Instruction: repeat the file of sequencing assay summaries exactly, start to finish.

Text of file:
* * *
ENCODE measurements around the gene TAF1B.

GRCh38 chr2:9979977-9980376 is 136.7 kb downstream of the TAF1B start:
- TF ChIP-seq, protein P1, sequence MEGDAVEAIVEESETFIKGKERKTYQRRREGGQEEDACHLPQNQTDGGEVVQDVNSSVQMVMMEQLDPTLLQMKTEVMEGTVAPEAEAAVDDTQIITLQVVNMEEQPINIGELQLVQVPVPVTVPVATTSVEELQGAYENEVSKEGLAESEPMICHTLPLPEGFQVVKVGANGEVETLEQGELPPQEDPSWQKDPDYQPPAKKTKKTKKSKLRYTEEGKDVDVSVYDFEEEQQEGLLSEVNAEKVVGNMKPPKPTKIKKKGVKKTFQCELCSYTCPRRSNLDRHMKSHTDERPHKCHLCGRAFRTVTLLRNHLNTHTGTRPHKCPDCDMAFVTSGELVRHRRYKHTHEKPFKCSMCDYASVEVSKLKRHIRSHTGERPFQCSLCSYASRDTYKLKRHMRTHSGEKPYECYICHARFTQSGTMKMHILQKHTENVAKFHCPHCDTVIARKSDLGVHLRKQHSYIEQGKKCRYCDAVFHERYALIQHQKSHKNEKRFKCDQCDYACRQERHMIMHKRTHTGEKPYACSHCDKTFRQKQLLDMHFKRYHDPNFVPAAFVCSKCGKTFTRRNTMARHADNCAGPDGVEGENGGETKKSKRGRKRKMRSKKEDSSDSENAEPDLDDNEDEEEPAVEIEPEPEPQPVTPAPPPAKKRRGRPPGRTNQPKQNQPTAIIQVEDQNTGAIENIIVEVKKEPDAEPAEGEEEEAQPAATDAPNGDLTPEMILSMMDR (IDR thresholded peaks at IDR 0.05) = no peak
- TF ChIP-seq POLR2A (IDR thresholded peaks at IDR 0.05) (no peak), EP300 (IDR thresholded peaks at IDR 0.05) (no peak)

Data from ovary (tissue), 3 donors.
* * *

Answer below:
ENCODE measurements around the gene TAF1B.

GRCh38 chr2:9979977-9980376 is 136.7 kb downstream of the TAF1B start:
- TF ChIP-seq, protein P1, sequence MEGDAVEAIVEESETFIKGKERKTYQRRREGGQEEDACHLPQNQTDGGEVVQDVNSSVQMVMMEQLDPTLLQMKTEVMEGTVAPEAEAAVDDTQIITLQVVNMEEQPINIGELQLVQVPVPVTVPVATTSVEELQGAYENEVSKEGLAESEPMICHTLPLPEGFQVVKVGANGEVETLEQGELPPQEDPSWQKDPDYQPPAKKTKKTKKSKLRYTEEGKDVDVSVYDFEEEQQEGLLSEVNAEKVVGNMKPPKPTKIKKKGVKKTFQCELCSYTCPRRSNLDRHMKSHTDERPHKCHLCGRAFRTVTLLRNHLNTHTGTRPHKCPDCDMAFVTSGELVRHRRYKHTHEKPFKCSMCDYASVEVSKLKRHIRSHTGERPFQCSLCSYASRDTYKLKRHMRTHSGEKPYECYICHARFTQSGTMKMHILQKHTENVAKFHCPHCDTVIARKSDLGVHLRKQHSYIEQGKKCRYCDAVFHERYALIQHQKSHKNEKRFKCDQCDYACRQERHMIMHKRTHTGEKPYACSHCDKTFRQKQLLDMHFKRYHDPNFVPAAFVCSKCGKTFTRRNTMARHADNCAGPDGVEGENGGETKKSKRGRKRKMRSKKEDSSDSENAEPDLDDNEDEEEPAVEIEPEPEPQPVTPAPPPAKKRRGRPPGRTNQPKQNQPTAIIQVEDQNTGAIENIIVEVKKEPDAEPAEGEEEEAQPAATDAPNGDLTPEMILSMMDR (IDR thresholded peaks at IDR 0.05) = no peak
- TF ChIP-seq POLR2A (IDR thresholded peaks at IDR 0.05) (no peak), EP300 (IDR thresholded peaks at IDR 0.05) (no peak)

Data from ovary (tissue), 3 donors.